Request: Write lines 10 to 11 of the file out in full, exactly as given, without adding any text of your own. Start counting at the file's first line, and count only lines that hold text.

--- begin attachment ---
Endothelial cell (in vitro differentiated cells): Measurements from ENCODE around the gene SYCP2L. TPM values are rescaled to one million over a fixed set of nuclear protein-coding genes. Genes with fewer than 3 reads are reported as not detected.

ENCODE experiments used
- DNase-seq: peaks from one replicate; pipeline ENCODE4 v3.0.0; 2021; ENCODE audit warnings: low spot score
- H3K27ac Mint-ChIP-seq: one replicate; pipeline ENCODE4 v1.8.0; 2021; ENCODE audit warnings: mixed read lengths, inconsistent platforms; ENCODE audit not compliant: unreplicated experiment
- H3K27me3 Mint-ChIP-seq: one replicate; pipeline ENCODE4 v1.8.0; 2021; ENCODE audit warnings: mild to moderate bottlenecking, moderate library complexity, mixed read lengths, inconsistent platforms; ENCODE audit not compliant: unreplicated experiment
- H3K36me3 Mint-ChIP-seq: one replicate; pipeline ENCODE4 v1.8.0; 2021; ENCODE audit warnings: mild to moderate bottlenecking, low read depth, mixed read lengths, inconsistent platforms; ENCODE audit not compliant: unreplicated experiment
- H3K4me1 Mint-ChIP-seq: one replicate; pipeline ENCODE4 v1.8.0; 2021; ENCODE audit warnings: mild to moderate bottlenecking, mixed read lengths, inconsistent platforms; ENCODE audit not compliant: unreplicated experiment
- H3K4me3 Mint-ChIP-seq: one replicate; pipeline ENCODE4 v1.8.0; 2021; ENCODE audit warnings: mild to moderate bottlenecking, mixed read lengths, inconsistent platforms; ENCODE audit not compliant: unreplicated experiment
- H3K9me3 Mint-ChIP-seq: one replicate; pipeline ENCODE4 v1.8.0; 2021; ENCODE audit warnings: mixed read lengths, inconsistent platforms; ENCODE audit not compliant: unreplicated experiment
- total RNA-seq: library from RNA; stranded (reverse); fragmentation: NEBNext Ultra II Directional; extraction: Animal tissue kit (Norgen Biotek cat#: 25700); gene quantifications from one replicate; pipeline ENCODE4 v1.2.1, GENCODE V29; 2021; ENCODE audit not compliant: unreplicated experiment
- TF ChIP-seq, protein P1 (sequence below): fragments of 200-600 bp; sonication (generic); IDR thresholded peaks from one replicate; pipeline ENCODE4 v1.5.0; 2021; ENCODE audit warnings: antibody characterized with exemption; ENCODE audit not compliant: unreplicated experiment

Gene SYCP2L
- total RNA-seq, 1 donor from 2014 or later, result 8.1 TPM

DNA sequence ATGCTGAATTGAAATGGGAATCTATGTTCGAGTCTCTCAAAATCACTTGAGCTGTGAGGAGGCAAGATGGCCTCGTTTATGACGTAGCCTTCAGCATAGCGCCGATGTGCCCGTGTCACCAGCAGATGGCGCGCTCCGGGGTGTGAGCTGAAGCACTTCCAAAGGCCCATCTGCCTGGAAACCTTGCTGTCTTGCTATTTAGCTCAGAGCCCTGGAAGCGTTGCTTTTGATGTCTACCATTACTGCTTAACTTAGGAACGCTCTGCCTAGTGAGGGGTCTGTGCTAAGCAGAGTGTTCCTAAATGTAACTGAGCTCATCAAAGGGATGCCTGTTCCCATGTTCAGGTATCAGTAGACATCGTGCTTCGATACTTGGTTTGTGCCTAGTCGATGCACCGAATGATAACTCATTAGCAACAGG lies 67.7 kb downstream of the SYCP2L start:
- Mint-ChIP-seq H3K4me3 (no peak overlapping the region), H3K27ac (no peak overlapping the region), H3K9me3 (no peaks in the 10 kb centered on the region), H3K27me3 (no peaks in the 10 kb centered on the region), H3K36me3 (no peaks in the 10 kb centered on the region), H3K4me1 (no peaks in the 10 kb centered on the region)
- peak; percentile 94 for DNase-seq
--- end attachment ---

- total RNA-seq: library from RNA; stranded (reverse); fragmentation: NEBNext Ultra II Directional; extraction: Animal tissue kit (Norgen Biotek cat#: 25700); gene quantifications from one replicate; pipeline ENCODE4 v1.2.1, GENCODE V29; 2021; ENCODE audit not compliant: unreplicated experiment
- TF ChIP-seq, protein P1 (sequence below): fragments of 200-600 bp; sonication (generic); IDR thresholded peaks from one replicate; pipeline ENCODE4 v1.5.0; 2021; ENCODE audit warnings: antibody characterized with exemption; ENCODE audit not compliant: unreplicated experiment